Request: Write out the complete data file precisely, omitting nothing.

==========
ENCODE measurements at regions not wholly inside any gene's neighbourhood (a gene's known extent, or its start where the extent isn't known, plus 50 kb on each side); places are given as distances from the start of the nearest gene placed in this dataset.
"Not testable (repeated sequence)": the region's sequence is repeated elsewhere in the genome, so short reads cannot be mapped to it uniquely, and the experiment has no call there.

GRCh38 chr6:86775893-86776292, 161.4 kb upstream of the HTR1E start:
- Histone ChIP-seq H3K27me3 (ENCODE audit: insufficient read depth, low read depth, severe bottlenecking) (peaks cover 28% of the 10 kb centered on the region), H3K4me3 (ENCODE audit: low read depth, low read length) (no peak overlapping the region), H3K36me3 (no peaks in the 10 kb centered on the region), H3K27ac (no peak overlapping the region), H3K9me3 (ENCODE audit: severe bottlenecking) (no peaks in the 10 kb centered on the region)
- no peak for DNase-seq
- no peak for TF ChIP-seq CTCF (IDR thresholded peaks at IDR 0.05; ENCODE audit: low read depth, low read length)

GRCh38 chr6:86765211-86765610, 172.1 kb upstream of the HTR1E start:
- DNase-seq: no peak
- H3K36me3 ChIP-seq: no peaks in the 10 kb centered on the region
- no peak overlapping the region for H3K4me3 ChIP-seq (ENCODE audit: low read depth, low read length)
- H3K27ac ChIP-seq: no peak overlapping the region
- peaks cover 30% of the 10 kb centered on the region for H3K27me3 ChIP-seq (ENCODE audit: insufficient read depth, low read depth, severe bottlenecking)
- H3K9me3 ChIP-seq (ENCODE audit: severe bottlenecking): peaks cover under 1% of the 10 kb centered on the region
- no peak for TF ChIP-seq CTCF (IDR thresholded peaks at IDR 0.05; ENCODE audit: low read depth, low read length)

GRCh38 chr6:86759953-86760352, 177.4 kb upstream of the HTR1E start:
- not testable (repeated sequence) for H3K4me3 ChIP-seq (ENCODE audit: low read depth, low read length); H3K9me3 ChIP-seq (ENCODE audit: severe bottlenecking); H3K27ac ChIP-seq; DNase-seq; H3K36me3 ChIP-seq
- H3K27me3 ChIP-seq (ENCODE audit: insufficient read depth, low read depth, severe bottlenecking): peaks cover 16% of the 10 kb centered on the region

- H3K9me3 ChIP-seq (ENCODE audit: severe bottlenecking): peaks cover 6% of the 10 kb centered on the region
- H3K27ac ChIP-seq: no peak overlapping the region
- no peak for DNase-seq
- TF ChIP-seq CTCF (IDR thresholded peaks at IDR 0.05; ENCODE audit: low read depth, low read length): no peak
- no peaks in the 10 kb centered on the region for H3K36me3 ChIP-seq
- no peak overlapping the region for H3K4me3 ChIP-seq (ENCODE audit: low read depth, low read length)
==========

ENCODE measurements at regions not wholly inside any gene's neighbourhood (a gene's known extent, or its start where the extent isn't known, plus 50 kb on each side); places are given as distances from the start of the nearest gene placed in this dataset.
"Not testable (repeated sequence)": the region's sequence is repeated elsewhere in the genome, so short reads cannot be mapped to it uniquely, and the experiment has no call there.

GRCh38 chr6:86775893-86776292, 161.4 kb upstream of the HTR1E start:
- Histone ChIP-seq H3K27me3 (ENCODE audit: insufficient read depth, low read depth, severe bottlenecking) (peaks cover 28% of the 10 kb centered on the region), H3K4me3 (ENCODE audit: low read depth, low read length) (no peak overlapping the region), H3K36me3 (no peaks in the 10 kb centered on the region), H3K27ac (no peak overlapping the region), H3K9me3 (ENCODE audit: severe bottlenecking) (no peaks in the 10 kb centered on the region)
- no peak for DNase-seq
- no peak for TF ChIP-seq CTCF (IDR thresholded peaks at IDR 0.05; ENCODE audit: low read depth, low read length)

GRCh38 chr6:86765211-86765610, 172.1 kb upstream of the HTR1E start:
- DNase-seq: no peak
- H3K36me3 ChIP-seq: no peaks in the 10 kb centered on the region
- no peak overlapping the region for H3K4me3 ChIP-seq (ENCODE audit: low read depth, low read length)
- H3K27ac ChIP-seq: no peak overlapping the region
- peaks cover 30% of the 10 kb centered on the region for H3K27me3 ChIP-seq (ENCODE audit: insufficient read depth, low read depth, severe bottlenecking)
- H3K9me3 ChIP-seq (ENCODE audit: severe bottlenecking): peaks cover under 1% of the 10 kb centered on the region
- no peak for TF ChIP-seq CTCF (IDR thresholded peaks at IDR 0.05; ENCODE audit: low read depth, low read length)

GRCh38 chr6:86759953-86760352, 177.4 kb upstream of the HTR1E start:
- not testable (repeated sequence) for H3K4me3 ChIP-seq (ENCODE audit: low read depth, low read length); H3K9me3 ChIP-seq (ENCODE audit: severe bottlenecking); H3K27ac ChIP-seq; DNase-seq; H3K36me3 ChIP-seq
- H3K27me3 ChIP-seq (ENCODE audit: insufficient read depth, low read depth, severe bottlenecking): peaks cover 16% of the 10 kb centered on the region

- H3K9me3 ChIP-seq (ENCODE audit: severe bottlenecking): peaks cover 6% of the 10 kb centered on the region
- H3K27ac ChIP-seq: no peak overlapping the region
- no peak for DNase-seq
- TF ChIP-seq CTCF (IDR thresholded peaks at IDR 0.05; ENCODE audit: low read depth, low read length): no peak
- no peaks in the 10 kb centered on the region for H3K36me3 ChIP-seq
- no peak overlapping the region for H3K4me3 ChIP-seq (ENCODE audit: low read depth, low read length)